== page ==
England entered the 2021 Six Nations as favourites to win and were ranked as the second-best team in the world. However, in the opening weekend of the tournament, England’s 6-11 loss to Scotland in the Calcutta Cup shattered their Grand Slam hopes. The loss at Twickenham was unexpected and caused a knee-jerk reaction amongst rugby writers, with criticism largely aimed at captain and fly-half Owen Farrell.
England can of course still win the competition if they win the remainder of their games and other results go their way, but former England scrum-half Matt Dawson claims that Farrell is holding England back in their pursuit of the trophy.
Farrell seemed less than his normal self in England’s win over Italy, being almost absent from the game and making mistakes that a world-class player shouldn’t make. Farrell was also lucky to avoid punishment for a late hit on Italian scrum-half Stephen Varney, and looked rattled when talking to referee Mike Adamson, arguing uncharacteristically with the inexperienced official.
Farrell’s recent performances can perhaps be explained away by a lack of match sharpness. Unlike his England colleagues, who play in the English Premiership, Farrell has not been playing regular club rugby, with Covid-19 restrictions hampering the game time of Saracens. The exposed nature of the fly-half position shows the effect of lacking match sharpness. Perhaps all Farrell needs is game time, but game time is difficult to get when a player is not playing well enough in a highly competitive environment.
While Farrell is clearly playing less than his best rugby, questions should be raised about England’s entire attacking game plan. The side looked stagnant against Scotland and relied on moments of brilliance from wingers Anthony Watson and Jonny May to beat a weak Italian team.
As the focal point of England’s attack, some blame will understandably be placed on Farrell, but it seems that Scotland, and most likely other international teams, have worked out England’s game plan. They are reliant on strong forward play and an even stronger kicking game, with attacking flair being of secondary importance. This is a style that suits Farrell who is an excellent organiser of his forwards and kicks well when required. When this system is working, it is usually Farrell who is pulling the strings.
This style was undoubtedly effective in the past, but Scotland were able to neutralise the threat of the forwards and won the kicking game. Scoring only six points in a game which England fans would have hoped to have ended in a bonus point victory raises concerns about the entire game plan, and not just captain Farrell.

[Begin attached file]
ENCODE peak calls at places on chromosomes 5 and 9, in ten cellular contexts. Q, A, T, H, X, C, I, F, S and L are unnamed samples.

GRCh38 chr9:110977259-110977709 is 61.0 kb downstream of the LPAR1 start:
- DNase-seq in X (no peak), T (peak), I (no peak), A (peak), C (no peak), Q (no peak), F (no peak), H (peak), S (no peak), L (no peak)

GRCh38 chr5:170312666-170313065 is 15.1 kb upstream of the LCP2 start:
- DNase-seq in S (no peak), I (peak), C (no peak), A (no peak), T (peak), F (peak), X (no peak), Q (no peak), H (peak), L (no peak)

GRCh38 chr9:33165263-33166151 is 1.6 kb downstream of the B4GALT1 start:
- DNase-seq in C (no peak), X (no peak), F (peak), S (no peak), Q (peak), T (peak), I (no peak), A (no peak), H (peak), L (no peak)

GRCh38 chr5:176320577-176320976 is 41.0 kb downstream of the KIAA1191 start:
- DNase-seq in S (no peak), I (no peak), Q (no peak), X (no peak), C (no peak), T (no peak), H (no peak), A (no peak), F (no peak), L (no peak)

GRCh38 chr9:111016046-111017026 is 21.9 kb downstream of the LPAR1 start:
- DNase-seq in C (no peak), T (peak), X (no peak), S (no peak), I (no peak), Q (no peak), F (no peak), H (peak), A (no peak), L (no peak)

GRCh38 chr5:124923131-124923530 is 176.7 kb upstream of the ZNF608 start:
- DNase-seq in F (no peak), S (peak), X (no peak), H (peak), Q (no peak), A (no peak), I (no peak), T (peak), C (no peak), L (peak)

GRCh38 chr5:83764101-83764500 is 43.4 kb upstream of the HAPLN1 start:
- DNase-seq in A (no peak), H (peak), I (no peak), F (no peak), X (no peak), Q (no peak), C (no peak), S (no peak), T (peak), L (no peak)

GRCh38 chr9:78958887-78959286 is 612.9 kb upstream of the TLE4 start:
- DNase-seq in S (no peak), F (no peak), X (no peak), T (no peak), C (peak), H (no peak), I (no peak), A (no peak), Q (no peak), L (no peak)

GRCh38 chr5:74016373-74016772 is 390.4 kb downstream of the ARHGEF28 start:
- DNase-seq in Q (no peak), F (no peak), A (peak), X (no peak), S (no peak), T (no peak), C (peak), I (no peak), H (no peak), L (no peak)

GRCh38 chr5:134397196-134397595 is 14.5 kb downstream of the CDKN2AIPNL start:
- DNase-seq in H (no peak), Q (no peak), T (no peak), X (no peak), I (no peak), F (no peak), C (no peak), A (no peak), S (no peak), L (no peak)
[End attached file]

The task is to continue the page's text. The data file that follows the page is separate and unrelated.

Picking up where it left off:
England must consider how they wish to play going forward in world rugby. The style that pushed them up to being the second-best team in the world seems to have lost its spark, and the stagnant attack will have to change if England are to continue to operate at the highest level.
If Eddie Jones intends to move away from the style which Farrell has mastered, then the team is spoilt for choice at fly-half. George Ford, who played well in the game against Italy, has proven himself to be a reliable and effective option to marshal the attack. He is experienced and poses a greater attacking threat than Farrell.
Jones also has the option, in the future, of including a huge amount of young talent in the number 10 position, should Ford and Farrell fail to live up to expectations. Marcus Smith of Harlequins, Jacob Umaga of Wasps and Manu Vunipola of Saracens are all exciting, attack-minded talents, currently starring in English rugby, who would relish a call up to the national team. The pressure on Farrell is evident. He knows the strength of other players in his position and also knows that he is not currently the best choice at fly-half.
Problems are likely to arise if Farrell can’t get back to his best. As England captain, Farrell is essentially undroppable for the remainder of this Six Nations tournament. Replacing the leader is not something any head coach wants to do, particularly in a major competition.
So, for better or worse, Farrell is likely to remain in the England starting lineup for the Six Nations. The question is whether or not he is part of England’s future plans under Jones. If England fail to deliver the results expected, Jones may have to go back to the drawing board with regards to England’s attacking style. Farrell may be left behind as England develop, with selection favouring a fly-half with a skillset that Farrell does not possess.
Image: Clément Bucco-Lechat via Creative Commons